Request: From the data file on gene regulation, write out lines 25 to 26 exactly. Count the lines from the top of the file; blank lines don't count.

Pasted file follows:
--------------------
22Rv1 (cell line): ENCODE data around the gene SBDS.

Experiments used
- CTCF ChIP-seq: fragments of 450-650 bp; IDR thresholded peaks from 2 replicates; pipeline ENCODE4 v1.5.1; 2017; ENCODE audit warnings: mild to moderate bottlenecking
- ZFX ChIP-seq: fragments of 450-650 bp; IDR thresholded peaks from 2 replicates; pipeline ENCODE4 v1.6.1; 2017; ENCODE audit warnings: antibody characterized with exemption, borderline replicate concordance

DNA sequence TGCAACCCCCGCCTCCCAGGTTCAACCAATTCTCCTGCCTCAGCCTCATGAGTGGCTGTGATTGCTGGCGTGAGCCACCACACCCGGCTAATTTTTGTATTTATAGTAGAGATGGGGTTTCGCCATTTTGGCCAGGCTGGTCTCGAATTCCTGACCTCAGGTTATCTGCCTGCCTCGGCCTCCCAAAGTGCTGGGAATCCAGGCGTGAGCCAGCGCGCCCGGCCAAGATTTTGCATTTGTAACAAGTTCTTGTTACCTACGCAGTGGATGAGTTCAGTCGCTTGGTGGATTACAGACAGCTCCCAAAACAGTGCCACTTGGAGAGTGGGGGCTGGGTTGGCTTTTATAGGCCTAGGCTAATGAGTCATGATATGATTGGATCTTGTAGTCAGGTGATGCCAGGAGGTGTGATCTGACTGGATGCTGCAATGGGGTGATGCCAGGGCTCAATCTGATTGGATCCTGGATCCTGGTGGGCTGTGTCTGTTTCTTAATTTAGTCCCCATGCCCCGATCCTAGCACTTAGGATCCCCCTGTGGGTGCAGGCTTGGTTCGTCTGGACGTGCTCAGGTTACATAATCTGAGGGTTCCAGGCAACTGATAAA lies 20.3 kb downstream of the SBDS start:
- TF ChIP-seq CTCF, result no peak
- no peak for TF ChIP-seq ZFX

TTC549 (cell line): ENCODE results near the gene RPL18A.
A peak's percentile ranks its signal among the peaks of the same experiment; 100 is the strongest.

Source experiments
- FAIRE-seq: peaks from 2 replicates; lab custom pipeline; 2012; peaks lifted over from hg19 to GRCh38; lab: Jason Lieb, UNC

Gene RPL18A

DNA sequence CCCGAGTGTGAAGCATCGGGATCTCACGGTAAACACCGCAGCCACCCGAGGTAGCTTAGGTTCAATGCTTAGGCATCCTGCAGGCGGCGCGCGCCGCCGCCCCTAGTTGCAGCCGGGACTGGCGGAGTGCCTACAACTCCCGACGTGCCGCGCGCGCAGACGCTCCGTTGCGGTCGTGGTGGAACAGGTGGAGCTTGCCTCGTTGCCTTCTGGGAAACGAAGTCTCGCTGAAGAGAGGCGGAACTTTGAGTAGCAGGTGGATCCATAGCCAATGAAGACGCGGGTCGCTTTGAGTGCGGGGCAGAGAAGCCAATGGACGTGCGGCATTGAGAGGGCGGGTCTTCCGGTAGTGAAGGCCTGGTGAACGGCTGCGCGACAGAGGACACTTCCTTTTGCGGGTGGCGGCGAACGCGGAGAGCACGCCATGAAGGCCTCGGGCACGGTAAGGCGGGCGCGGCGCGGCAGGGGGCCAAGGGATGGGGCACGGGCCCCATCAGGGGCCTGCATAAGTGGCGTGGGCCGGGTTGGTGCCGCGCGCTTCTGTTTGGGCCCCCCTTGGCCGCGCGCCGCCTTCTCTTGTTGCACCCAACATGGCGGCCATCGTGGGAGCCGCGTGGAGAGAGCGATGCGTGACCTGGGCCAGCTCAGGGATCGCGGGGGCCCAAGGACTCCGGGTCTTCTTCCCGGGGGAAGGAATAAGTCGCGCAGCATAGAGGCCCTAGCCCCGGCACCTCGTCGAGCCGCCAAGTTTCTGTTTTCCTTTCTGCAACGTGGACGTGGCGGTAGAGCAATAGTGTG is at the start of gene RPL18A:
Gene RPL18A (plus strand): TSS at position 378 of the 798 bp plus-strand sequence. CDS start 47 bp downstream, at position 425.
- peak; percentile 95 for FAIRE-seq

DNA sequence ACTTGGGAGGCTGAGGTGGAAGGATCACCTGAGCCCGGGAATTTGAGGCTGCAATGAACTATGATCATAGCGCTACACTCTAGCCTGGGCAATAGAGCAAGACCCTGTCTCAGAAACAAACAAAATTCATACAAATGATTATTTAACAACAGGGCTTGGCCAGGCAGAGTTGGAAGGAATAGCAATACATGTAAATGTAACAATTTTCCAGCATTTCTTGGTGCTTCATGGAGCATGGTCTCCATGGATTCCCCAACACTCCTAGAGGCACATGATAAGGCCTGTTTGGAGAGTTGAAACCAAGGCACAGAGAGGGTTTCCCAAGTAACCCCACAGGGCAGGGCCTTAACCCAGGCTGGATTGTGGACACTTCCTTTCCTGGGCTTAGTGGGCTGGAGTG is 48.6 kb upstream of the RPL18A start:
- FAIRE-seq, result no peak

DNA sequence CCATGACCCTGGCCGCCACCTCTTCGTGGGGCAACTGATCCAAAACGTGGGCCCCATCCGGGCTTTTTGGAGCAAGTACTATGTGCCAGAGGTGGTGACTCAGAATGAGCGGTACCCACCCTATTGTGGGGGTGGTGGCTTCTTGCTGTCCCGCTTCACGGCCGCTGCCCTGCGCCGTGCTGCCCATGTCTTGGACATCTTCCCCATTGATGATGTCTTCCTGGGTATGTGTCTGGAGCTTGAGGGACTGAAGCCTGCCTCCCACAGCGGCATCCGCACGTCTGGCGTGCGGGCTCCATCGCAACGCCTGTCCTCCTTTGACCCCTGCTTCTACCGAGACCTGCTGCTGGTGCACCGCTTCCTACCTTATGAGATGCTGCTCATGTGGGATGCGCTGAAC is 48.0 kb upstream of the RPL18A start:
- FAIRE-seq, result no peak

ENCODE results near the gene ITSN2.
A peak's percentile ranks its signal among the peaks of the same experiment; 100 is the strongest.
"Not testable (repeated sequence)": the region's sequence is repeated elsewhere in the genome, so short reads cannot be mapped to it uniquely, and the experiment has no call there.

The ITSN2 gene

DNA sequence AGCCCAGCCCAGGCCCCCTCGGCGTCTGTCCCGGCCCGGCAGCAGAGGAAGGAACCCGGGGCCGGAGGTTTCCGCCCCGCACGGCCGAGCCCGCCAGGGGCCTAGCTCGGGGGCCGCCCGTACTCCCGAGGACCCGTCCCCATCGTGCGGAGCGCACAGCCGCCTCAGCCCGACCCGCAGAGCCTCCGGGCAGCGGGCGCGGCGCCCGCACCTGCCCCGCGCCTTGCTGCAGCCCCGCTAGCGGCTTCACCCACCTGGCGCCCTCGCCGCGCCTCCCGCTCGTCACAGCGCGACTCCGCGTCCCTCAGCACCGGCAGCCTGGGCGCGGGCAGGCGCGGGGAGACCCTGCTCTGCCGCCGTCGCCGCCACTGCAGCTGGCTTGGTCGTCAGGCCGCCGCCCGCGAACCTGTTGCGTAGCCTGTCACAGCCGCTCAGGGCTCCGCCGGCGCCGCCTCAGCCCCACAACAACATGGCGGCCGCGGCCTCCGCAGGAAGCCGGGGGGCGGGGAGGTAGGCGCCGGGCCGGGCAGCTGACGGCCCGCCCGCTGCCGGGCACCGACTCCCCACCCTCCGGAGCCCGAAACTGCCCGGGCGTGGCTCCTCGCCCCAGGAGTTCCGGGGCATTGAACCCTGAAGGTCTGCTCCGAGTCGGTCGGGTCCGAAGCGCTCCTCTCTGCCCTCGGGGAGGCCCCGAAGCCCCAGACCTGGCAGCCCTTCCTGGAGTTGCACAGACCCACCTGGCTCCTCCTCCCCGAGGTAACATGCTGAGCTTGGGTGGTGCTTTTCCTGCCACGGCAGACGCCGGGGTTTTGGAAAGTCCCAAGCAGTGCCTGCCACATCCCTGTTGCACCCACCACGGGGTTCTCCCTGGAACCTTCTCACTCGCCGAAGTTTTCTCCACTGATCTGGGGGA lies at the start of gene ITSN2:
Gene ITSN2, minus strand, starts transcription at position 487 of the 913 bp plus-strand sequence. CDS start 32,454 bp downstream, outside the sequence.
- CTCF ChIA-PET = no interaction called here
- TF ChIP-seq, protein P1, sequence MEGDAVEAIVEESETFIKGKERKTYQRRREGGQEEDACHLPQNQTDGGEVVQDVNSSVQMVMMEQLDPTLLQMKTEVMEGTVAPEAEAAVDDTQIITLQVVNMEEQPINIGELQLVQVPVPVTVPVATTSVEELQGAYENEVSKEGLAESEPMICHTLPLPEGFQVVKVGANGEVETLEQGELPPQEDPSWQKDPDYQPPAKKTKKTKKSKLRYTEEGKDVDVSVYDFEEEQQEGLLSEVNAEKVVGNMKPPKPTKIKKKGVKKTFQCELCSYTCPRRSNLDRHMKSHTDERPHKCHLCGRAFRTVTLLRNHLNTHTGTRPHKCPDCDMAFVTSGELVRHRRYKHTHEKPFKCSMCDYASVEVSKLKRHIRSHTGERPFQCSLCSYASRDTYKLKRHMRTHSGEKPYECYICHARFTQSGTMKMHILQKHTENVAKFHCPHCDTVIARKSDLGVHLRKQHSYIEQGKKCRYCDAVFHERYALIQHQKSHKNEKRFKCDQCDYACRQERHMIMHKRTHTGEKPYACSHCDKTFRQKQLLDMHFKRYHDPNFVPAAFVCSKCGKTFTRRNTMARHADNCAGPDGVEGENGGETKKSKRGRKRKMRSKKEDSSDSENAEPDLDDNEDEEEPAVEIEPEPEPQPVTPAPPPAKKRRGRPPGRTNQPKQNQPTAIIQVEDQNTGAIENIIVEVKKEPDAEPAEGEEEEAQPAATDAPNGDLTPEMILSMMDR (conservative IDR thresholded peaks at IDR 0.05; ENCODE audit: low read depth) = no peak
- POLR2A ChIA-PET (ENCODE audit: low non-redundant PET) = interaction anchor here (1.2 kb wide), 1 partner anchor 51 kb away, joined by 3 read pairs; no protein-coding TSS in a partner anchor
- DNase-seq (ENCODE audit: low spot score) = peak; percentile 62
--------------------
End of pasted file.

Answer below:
Gene ITSN2, minus strand, starts transcription at position 487 of the 913 bp plus-strand sequence. CDS start 32,454 bp downstream, outside the sequence.
- CTCF ChIA-PET = no interaction called here